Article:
REASON TO LOVE OTTAWA: Because we have the world’s first waste-to-energy gasification plant that runs on hot air alone

In homage to Rod Bryden stepping down as CEO of Plasco Energy Group. Here’s hoping another kind of leadership can keep those gasification fires burning.
This story appears in the Winter edition of OTTAWA Magazine. Click here to subscribe to the print or digital versions.

Illustration by Alan King.
Illustration by Alan King.

When the city’s environment committee extended the deadline for Plasco Energy Group Inc. to secure financing for its high-tech waste-to-energy processing plant, many observers called foul. What are the rules on multi-million-dollar contracts? Does anybody know if this process even works? 

Eyebrows were raised when Rod Bryden first got the contract in 2012 to build the plant. After all, isn’t this the same guy who narrowly avoided personal bankruptcy when he owned the Sens? The guy so closely involved with financing the ill-fated WorldHeart mechanical heart scheme?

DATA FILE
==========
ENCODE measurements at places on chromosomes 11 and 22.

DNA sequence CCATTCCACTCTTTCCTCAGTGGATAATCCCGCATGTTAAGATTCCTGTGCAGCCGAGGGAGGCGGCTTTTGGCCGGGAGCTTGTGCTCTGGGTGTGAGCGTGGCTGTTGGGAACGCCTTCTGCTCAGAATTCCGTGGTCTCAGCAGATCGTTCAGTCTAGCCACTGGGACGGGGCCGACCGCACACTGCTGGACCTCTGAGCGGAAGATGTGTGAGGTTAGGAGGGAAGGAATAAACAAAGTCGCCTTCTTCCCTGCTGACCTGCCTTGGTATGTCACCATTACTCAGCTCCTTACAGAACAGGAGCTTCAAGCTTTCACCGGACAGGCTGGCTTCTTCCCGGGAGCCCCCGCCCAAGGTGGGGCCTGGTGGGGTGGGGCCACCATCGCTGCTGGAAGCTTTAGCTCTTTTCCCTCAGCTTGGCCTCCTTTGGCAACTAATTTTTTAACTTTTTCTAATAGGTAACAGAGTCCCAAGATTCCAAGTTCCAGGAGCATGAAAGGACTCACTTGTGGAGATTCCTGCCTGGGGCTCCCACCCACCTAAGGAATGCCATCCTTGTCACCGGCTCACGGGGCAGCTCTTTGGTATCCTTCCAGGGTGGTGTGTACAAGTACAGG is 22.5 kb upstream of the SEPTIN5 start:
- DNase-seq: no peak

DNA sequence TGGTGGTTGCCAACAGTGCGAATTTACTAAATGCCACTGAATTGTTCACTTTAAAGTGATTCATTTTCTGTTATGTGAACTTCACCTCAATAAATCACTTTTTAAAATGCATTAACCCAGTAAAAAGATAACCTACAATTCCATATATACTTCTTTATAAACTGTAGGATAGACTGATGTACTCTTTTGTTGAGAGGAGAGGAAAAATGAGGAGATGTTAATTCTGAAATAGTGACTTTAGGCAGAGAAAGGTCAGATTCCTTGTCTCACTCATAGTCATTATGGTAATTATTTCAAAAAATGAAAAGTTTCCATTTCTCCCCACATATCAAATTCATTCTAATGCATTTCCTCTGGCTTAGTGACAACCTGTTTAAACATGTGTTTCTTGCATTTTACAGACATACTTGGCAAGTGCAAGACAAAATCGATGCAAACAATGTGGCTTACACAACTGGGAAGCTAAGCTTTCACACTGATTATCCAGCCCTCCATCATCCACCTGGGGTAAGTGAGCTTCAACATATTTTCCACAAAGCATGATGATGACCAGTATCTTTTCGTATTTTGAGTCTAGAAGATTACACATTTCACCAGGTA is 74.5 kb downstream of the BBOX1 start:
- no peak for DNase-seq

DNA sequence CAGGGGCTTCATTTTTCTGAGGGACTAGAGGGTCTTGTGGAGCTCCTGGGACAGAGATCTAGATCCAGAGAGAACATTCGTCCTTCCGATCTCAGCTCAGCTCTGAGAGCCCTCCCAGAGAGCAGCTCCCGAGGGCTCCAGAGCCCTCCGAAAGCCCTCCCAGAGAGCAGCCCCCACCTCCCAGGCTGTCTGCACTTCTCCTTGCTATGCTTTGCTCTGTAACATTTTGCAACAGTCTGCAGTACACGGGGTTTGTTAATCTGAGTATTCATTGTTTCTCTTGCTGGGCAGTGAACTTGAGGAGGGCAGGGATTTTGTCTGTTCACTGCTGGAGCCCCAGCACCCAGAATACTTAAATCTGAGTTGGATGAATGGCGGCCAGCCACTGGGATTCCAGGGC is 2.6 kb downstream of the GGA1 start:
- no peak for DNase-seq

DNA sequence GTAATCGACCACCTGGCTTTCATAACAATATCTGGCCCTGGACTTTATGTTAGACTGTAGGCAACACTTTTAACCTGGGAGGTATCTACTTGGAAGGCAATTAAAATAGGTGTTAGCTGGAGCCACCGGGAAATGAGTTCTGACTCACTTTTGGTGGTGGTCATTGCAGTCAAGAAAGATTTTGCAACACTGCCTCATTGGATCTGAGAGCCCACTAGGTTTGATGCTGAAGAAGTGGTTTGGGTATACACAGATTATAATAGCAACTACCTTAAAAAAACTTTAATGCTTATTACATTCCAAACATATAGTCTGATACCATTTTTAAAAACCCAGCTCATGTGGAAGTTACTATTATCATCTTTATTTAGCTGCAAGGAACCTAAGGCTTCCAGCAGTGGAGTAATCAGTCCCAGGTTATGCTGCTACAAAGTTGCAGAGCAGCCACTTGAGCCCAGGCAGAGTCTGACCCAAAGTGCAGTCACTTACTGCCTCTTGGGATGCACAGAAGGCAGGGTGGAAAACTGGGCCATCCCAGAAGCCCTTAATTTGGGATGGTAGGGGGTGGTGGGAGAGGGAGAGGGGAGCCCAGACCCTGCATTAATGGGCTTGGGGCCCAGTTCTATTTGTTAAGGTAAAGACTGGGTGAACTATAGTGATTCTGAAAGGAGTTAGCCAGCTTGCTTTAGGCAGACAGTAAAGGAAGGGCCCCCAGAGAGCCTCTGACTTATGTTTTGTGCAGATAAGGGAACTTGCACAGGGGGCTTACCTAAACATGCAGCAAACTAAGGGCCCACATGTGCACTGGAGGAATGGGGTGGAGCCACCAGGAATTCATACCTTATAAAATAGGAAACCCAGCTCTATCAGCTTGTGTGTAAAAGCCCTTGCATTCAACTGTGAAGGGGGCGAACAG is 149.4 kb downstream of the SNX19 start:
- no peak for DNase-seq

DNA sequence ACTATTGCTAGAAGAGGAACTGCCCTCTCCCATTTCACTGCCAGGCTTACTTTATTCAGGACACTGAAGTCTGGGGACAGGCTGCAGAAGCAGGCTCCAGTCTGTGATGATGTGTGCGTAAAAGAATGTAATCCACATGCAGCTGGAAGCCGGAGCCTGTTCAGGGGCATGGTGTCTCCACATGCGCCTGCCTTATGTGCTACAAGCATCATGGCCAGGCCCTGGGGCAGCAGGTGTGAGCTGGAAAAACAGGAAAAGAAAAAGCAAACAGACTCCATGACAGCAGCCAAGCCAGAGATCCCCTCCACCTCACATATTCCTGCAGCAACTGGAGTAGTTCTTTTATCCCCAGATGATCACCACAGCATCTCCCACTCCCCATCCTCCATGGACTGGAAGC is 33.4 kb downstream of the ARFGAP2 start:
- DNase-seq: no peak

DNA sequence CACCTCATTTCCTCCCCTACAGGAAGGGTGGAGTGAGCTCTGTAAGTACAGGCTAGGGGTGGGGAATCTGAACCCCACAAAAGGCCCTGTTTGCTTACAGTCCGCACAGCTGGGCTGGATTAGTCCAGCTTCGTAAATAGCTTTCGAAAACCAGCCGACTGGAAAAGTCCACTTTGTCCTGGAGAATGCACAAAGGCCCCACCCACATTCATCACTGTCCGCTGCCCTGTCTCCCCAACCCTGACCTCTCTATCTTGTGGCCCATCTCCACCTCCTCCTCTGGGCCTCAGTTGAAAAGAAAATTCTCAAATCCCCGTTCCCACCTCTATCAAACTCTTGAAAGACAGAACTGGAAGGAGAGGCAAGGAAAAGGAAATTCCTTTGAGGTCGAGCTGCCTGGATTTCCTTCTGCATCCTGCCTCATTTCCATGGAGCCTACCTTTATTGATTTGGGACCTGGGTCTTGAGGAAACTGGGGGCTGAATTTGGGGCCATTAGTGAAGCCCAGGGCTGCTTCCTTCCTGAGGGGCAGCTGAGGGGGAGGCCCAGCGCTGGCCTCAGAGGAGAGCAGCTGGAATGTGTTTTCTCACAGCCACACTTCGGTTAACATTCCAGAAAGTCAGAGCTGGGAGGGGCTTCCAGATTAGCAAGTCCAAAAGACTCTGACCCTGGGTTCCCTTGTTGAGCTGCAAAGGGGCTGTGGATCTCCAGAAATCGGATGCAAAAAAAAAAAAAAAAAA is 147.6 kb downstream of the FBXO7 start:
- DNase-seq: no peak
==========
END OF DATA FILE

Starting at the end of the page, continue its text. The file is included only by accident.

Indeed, anyone who was around in the tech boom years knows Bryden has lost money — his and others — on start-ups before. But that didn’t dissuade our elected officials from agreeing to a 20-year $180-million contract with Plasco, of which he is president and CEO, to convert waste to energy in a complex process known as plasma gasification.

Bryden and his crew were initially given until March 2013 to secure financing. That deadline came and went, and he was given an extension to late August. As the extension date drew near with no signs of anyone stepping up with cash, city staff became increasingly antsy, and Bryden insisted “It’s going fine.”

In August, following presentations by a waste expert who urged them to do otherwise, the city’s environment committee gave Plasco yet another extension — 16 more months to rustle up the moolah. The clock is now ticking down to December 31, 2014.

Opponents say it’s time to pull the plug. Proponents argue the city has nothing to lose. And Bryden? He says simply that he has underestimated the challenges in bringing enough investors on board.

As we wait to see what happens next, we can at least applaud the amount of hot air created around this project — even before the plant is up and running.